The story in a nutshell: As promised, on Wednesday, January 29, Lebanon’s Hezbollah fired anti-tank missiles at an Israeli military convoy along the border, reportedly killing 15 soldiers. Israel responded by attacking a Lebanese army base, killing a UN observer force member!
According to Hezbollah officials, the attack was in retaliation for Israel’s attack in Syria a week earlier, in which five Hezbollah members and an Iranian military advisor to Syria were killed.
Hezbollah officials say they aren’t seeking escalation but they are ready come what may. This while Israeli Foreign Minister Avigdor Lieberman has called for a “disproportionate” response. Perhaps she is desperate to boost the morale of Israelis in this new psychological warfare. Prime Minister Benjamin Netanyahu, as usual, blames Iran and threatens to retaliate. So here we go again:
1. This is just the tip of the iceberg. Hezbollah has shown only a small part of its ever-increasing military prowess in confronting Tel Aviv’s military machine. Hezbollah is not afraid of Israel. Repeat, Hezbollah is not afraid of Israel.
2. With elections coming March 17, Netanyahu would be risking his already-fragile political standing by betting on the highly uncertain prospect of swift military victory against Hezbollah. The swift victory he foolishly promised last year never came in the Israeli war on Gaza.
3. A new conflict risks further imperiling Israel’s increasingly contentious relationship with the United States. The Obama administration is in the midst of sensitive nuclear talks with Iran, and those talks could be derailed by a resumption of major hostilities in South Lebanon.
4. The scale of the success of Hezbollah in the current psychological warfare is far greater than that of Israel. All Hezbollah needs now is fire rockets for a few days to incite mass protests inside the occupied territories. This would deal a historic blow to the so-called “invincible” army of Israel.
5. Israel has changed from an “invincible” regime that fought six wars and believed itself in possession of an ability to project force to the one that is now so humiliated and anxious. After last year’s disastrous adventure into Gaza, the usurper regime cannot afford another embarrassing setback.
6. From the point of view of the population, Hezbollah fighters are not a foreign body, but the sons of every family in Lebanon and Syria. They do not “hide behind the population”, as alleged by the Israelis. They face Israel head-on because People view them as their only defenders.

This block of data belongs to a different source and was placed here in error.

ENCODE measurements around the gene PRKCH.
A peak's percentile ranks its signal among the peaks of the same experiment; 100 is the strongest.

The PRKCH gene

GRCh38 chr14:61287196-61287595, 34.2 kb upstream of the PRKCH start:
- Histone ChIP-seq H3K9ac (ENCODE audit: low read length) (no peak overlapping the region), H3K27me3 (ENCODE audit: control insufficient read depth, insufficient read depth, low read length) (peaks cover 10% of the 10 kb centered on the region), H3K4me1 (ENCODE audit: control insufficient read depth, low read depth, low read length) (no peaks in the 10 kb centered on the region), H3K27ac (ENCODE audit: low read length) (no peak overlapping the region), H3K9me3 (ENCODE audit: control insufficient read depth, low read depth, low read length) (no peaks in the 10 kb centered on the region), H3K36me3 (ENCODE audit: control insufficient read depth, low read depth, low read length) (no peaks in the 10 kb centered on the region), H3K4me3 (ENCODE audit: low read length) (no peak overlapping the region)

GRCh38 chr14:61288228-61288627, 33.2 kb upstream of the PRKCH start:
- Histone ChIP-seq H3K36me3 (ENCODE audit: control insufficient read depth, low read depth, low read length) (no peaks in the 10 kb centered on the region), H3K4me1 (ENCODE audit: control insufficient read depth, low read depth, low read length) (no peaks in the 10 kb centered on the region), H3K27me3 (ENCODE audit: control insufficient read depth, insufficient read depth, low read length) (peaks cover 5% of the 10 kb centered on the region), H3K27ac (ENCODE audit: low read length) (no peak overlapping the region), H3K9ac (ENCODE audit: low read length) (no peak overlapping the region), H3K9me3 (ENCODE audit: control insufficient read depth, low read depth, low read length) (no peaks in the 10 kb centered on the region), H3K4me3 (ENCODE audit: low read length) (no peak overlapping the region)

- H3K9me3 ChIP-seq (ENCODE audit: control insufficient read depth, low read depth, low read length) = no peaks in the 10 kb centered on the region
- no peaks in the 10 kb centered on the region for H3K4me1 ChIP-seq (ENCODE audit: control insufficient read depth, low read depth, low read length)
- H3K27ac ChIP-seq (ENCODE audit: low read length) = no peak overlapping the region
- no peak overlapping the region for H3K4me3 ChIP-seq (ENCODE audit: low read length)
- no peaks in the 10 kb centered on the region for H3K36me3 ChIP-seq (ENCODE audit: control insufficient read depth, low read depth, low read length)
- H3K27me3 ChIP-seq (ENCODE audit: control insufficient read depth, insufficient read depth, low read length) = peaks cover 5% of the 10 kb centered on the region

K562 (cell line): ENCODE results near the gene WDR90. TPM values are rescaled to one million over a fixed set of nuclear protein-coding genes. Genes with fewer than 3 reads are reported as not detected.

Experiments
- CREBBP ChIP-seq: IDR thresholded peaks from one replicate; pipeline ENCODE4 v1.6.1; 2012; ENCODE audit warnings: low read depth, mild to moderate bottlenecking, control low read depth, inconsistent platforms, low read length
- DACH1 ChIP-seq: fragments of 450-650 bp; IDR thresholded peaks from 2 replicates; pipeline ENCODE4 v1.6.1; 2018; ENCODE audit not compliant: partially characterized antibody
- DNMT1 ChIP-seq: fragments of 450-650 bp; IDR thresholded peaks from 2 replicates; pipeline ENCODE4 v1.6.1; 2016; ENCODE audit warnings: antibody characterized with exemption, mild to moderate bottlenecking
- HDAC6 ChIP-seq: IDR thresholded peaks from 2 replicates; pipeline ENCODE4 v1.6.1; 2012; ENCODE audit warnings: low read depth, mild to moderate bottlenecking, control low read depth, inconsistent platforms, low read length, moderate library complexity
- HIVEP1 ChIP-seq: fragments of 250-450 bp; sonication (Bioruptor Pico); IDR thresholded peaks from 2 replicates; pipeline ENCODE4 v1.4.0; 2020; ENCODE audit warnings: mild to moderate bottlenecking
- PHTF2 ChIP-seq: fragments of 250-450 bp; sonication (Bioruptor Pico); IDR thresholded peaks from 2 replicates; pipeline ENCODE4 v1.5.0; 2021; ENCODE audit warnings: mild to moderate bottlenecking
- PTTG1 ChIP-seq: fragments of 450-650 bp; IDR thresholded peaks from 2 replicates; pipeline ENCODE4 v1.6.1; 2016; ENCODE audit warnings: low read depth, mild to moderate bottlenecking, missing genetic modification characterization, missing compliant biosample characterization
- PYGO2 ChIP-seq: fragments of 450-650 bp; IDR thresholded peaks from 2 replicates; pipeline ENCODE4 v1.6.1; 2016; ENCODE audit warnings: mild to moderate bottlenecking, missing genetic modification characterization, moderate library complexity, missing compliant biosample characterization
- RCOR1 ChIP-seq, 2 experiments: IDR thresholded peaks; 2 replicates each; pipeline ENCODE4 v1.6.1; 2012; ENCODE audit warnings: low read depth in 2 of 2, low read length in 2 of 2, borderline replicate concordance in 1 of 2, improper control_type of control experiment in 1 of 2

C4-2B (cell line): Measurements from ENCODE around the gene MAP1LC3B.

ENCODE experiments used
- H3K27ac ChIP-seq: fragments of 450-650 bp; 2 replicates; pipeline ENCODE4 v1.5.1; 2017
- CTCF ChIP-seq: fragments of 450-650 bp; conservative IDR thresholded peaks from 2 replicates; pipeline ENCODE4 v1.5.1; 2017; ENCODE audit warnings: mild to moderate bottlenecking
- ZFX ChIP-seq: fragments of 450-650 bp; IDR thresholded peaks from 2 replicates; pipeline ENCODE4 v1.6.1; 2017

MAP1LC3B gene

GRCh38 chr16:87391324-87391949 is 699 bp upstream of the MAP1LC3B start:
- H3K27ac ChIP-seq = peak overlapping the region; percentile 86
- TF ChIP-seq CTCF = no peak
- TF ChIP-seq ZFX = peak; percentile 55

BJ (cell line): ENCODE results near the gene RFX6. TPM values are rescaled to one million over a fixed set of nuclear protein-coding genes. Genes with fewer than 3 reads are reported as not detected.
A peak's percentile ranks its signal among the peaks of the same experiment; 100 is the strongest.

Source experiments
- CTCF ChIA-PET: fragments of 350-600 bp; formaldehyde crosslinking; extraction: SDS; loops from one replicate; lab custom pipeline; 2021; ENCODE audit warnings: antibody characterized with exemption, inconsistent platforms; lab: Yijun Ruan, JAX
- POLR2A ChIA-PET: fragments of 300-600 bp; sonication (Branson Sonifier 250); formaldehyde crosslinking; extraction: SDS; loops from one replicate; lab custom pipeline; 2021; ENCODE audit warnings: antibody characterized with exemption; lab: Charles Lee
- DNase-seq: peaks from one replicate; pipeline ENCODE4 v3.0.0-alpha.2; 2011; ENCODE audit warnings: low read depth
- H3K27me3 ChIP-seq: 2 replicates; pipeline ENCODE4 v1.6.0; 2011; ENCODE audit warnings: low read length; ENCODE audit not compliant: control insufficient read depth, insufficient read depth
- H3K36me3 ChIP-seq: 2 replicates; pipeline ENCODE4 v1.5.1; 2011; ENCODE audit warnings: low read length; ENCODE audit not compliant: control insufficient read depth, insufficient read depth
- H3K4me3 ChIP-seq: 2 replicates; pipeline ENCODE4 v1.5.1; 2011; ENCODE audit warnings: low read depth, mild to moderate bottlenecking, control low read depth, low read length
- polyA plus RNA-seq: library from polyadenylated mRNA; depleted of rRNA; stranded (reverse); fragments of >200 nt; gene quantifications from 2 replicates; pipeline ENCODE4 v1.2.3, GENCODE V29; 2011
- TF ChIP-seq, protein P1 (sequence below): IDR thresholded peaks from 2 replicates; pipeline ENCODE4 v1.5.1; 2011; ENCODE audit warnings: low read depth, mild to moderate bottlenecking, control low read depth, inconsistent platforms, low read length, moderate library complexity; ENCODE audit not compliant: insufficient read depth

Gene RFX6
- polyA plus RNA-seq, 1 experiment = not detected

7. The failure to grasp the nature of Hezbollah has caused a failure to grasp the predictable results. Not only is Israel unable to win the next war, Hezbollah will not lose it. Hezbollah didn’t lose the 33-day war of 2006. In that war, Hezbollah defended Lebanon from the ground, air, and sea against an armed-to-the-teeth enemy for more than four weeks. It’s something that all the fat generals in Egypt, Jordan, Saudi Arabia, the United Arab Emirates, and Oman couldn’t do with billions of dollars and hundreds of thousands of state-of-the-art weaponry in the 6-day Israeli-Arab War of the 1960s.
8. Hezbollah’s Secretary-General Seyed Hassan Nasrallah says the group would abide by the 2006 truce and the 1701 UN Resolution, but they would retaliate if there is any aggression – swiftly and precisely, even on the Syrian front, and without any political considerations.
9. According to experts in military affairs, even if there is a war, the Israelis will limit ground campaign because they are still traumatized by their heavy defeat in the 33-day war. They are also very much traumatized by their negative experience during the 1982 invasion of Lebanon.
10. After all these years, not only the US and British officials and the Western media, but also the Israeli leaders, political analysts and army generals acknowledge that Hezbollah is a regional force to be reckoned with – militarily, politically, and diplomatically.
In the words of Iran’s Supreme Leader Ayatollah Seyed Ali Khamanei, Hezbollah fighters are the paragons of the Muslim nations, the heroes of the Lebanese people, and models for emulation by every youngster in the Muslim world.
If there is a new war, it will end with Hezbollah still standing, maybe bloodied but unvanquished in the face of a US-backed military machine, and this will still look like a fantastic victory; a victory of faith over matter. After all, Israeli chutzpah has its limits.